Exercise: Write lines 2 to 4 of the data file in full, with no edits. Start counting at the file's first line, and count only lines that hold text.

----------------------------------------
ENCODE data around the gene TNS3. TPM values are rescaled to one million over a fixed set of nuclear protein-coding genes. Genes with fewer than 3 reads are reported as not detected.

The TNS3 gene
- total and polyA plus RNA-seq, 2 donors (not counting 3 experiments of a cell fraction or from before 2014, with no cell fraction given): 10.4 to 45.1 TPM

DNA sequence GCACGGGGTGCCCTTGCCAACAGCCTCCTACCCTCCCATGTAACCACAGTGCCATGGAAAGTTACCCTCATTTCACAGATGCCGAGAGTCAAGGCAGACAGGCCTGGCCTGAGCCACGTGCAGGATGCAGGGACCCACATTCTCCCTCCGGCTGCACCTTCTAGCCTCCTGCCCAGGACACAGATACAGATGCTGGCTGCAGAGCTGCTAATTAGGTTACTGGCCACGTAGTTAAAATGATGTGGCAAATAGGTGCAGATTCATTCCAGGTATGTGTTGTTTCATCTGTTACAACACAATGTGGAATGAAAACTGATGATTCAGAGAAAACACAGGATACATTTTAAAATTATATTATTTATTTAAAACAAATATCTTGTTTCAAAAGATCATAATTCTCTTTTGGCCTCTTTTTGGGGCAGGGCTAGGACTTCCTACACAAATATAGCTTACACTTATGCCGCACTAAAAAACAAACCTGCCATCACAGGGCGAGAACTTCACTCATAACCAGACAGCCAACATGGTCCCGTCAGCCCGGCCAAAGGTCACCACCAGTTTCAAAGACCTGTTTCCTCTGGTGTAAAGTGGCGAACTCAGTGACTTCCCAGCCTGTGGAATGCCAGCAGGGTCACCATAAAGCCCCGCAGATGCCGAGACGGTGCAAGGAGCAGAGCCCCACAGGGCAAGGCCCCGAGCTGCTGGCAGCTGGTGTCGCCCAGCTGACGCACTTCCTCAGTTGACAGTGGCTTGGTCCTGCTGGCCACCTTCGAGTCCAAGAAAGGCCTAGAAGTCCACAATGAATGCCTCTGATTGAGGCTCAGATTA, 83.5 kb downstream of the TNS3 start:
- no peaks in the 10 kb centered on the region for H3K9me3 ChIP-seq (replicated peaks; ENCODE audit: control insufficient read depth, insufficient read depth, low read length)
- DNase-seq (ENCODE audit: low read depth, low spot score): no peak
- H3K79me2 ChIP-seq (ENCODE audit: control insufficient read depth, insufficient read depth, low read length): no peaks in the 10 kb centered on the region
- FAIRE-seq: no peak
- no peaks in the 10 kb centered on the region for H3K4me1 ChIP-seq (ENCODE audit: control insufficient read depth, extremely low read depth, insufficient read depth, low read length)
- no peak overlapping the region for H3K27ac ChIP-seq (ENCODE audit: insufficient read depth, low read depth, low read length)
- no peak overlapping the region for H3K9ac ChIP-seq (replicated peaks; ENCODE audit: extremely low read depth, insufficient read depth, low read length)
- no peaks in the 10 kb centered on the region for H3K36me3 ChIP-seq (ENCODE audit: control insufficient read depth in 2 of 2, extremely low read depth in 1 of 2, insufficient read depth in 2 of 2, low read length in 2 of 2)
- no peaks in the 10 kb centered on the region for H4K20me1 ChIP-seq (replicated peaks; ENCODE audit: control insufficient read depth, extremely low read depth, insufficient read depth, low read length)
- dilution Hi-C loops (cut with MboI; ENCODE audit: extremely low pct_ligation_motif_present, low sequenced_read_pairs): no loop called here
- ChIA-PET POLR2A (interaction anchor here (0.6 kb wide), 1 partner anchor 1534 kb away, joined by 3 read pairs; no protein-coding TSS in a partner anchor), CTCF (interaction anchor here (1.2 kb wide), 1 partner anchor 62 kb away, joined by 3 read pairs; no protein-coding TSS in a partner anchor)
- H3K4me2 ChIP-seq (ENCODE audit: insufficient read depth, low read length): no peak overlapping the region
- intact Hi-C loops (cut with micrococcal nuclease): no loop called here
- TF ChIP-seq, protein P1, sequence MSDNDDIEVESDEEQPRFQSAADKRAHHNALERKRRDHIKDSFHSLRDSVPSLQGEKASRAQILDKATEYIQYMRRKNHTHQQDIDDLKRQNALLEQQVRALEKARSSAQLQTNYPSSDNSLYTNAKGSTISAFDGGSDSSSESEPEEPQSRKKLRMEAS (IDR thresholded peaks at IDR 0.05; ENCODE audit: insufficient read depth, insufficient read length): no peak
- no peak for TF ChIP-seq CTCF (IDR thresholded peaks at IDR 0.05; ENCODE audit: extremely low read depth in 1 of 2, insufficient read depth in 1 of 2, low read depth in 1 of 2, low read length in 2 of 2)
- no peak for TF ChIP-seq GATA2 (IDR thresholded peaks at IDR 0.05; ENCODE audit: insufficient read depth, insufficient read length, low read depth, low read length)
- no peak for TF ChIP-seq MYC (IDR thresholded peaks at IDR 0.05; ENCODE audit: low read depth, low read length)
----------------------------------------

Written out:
The TNS3 gene
- total and polyA plus RNA-seq, 2 donors (not counting 3 experiments of a cell fraction or from before 2014, with no cell fraction given): 10.4 to 45.1 TPM

DNA sequence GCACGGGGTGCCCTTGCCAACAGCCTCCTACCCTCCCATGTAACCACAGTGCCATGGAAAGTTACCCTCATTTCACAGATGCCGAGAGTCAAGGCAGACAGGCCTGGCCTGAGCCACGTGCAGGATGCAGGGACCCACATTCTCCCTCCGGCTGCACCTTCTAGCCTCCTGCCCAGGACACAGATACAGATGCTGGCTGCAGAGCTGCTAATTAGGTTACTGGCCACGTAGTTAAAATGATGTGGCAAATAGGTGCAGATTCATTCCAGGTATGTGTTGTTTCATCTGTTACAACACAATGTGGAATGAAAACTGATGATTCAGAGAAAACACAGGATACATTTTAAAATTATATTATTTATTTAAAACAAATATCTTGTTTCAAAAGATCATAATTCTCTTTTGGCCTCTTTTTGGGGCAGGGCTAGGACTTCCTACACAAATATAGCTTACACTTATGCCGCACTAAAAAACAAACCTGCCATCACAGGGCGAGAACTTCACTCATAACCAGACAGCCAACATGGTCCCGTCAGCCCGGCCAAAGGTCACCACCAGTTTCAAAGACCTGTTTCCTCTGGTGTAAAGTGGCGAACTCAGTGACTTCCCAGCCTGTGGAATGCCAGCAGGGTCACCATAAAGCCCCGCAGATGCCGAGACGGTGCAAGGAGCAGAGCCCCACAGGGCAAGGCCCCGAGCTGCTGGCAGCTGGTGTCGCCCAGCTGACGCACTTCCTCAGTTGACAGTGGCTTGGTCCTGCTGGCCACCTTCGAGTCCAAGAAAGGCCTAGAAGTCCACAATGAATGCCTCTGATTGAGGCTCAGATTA, 83.5 kb downstream of the TNS3 start: